The flower nymphs (2)
Huang again tried to question her, but she would tell him
no- thing; and by-and-by she rose and took her leave. This
seemed very strange; however, next day a visitor came, who,
after wandering round the garden, was much taken with a white peony,
which he dug up and carried away with him. Huang now awaked
to the fact that Hsiang-yu was a flower nymph, and became very
disconsolate in consequence of what had happened; but when he
subsequently heard that the peony only lived a few days after
being taken away, he wept bitterly, and composed an elegy in
fifty stanzas, besides going daily to the hole from which it had
been taken, and watering the ground with his tears.
One day, as he was returning thence, he espied the young
lady of the red clothes also wiping away her tears alongside
the hole, and immediately walked back gently towards her.
She did not run away, and Huang, grasping her sleeve, joined
with her in her lamentations. When these were concluded he
invited her to his house, and then she burst out with a
sigh, saying, "Alas! that the sister of my early years
should be thus suddenly taken from me. Hearing you, Sir,
mourn as you did, I have also been moved to tears. Those you
shed have sunk down deep to the realms below, and may
perhaps succeed in restoring her to us; but the sympathies of the dead are destroyed for ever, and how then can she
laugh and talk with us again?"
"My luck is bad," said Huang, "that I should injure those I
love, neither can I have the good fortune to draw towards me
another such a beauty. But tell me, when I often sent messages by Hsiang-yu to you, why did you not come?"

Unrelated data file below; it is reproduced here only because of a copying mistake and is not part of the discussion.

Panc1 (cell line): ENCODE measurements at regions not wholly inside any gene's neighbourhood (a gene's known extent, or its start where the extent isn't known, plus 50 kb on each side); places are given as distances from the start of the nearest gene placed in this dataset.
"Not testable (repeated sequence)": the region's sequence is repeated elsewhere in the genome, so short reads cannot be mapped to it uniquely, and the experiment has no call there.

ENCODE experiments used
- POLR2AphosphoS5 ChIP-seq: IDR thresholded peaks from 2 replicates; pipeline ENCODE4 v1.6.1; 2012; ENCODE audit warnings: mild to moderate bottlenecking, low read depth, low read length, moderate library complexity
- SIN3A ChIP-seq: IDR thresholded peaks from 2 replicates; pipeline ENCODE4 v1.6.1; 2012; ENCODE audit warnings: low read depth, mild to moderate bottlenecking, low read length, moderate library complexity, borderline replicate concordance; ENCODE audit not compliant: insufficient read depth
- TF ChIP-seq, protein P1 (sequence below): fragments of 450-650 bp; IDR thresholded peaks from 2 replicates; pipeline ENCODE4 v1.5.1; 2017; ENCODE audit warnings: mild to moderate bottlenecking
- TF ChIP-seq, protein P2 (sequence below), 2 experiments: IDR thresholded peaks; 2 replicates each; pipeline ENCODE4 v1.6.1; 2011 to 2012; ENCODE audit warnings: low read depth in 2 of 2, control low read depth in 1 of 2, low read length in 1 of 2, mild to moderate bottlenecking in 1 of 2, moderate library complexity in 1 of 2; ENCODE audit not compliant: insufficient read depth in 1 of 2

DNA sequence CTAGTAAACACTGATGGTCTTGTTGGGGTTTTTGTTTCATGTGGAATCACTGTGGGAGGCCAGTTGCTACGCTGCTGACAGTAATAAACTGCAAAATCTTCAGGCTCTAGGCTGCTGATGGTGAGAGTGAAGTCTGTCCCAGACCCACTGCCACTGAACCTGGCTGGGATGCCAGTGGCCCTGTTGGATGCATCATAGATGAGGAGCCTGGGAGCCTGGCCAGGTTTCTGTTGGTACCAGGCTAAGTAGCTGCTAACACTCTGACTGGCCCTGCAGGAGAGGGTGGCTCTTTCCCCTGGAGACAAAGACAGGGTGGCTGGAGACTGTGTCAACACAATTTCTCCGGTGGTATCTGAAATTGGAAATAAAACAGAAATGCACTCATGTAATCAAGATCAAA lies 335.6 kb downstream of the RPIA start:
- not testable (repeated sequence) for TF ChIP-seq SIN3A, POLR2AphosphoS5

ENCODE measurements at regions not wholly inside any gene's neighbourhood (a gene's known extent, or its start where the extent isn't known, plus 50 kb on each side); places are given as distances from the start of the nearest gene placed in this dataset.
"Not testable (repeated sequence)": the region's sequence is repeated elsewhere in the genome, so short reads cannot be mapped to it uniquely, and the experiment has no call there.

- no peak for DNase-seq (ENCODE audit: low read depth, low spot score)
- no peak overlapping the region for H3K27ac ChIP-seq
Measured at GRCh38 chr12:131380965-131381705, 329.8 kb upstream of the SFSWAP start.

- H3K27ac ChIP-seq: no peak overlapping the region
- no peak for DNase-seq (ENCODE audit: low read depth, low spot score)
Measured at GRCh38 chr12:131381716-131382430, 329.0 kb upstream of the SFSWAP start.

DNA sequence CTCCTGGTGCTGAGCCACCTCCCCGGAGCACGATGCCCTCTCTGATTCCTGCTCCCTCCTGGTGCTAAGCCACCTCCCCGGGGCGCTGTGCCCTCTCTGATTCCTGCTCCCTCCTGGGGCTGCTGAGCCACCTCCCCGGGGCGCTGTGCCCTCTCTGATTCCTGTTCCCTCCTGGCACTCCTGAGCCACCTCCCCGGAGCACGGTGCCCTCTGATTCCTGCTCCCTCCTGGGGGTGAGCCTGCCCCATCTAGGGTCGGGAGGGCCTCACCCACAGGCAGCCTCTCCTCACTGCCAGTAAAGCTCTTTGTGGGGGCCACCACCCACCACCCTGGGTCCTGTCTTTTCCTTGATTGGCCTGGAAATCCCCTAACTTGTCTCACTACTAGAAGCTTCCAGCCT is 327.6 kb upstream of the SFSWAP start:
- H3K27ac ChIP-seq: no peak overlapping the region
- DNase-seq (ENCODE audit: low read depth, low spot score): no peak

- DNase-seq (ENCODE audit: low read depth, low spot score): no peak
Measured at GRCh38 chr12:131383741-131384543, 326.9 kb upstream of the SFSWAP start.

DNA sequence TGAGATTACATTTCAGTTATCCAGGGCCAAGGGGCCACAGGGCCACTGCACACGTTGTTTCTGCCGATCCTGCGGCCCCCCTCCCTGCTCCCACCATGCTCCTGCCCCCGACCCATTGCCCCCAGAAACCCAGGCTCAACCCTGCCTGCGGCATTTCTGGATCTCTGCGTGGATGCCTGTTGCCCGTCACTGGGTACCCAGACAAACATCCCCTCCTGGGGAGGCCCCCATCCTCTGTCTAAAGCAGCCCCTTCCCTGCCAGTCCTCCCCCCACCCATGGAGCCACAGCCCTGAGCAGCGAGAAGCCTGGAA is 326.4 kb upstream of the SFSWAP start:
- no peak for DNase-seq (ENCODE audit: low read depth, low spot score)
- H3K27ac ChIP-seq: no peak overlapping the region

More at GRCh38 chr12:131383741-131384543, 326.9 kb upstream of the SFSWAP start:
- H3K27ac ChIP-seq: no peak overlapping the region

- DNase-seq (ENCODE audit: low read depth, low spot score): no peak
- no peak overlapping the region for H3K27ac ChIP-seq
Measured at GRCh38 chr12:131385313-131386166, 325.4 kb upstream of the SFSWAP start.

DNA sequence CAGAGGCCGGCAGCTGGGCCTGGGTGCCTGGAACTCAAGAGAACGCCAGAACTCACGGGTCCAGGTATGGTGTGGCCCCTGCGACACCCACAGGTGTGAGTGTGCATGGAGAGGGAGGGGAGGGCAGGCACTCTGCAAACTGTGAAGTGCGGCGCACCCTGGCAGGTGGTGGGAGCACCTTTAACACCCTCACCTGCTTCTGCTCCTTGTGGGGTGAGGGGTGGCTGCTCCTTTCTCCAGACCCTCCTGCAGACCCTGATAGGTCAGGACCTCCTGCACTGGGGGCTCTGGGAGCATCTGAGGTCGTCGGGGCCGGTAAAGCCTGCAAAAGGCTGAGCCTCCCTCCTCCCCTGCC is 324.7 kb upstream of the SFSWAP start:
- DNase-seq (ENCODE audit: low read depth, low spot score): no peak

"I knew," replied she, "what nine young fellows out of ten
are; but I did not know what you were." She then took leave,
Huang telling her how dull he felt without Hsiang-yu, and begging her to come again.
For some days she did not appear; and Huang remained in a
state of great melancholy, tossing and turning on his bed and
wetting the pillow with his tears, until one night he got up, put on
his clothes, and trimmed the lamp; and having called for pen and
ink, he composed the following lines: -
On my cottage roof the evening rain-drops beat;
I draw the blind and near the window take my seat.
To my longing gaze no loved one appears;
Drip, drip, drip, drip: fast flow my tears.
This he read aloud; and when he had finished, a voice outside
said, "You want some one to cap your verses there!" Listening
attentively, he knew it was Chiang-hsueh; and opening the door
he let her in. She looked at his stanza, and added impromptu -
She is no longer in the room;
A single lamp relieves the gloom;
One solitary man is there;
He and his shadow make a pair.
As Huang read these words his tears fell fast; and then, turning
to Chiang-hsueh, he upbraided her for not having been to see
him. "I can't come so often as Hsiang-yu did," replied she, "but
only now and then when you are very dull."
After this she used to drop in occasionally, and Huang said Hsiang-yu was his beloved wife, and she his dear friend, always
trying to find out every time she came which flower in the garden
she was, that he might bring her home with him, and save her
from the fate of Hsiang-yu. "The old earth should not be disturbed," said she, "and it would not do any good to tell you. If
you couldn't keep your wife always with you, how will you be
sure of keeping a friend?" Huang, however, paid no heed to this,
and seizing her arm, led her out into the garden, where he stopped
at every peony and asked if this was the one; to which Chiang-hsueh made no reply, but only put her hand to her mouth and
At New Year's time Huang went home, and a couple of months
afterwards he dreamt that Chiang-hsueh came to tell him she was
in great trouble, begging him to hurry off as soon as possible to
her rescue. When he woke up, he thought his dream a very strange
one; and ordering his servant and horses to be ready, started at
once for the hills. There he found that the priests were about to
build a new room; and finding a camellia in the way, the con-
tractor had given orders that it should be cut down. Huang now
understood his dream, and immediately took steps to prevent the
destruction of the flower.
That night, Chiang-hsueh came to thank him, and Huang
laughed and said, "It serves you right for not telling me which
you were. Now I know you, and if you don't come and see me,
I'll get a firebrand and make it hot for you."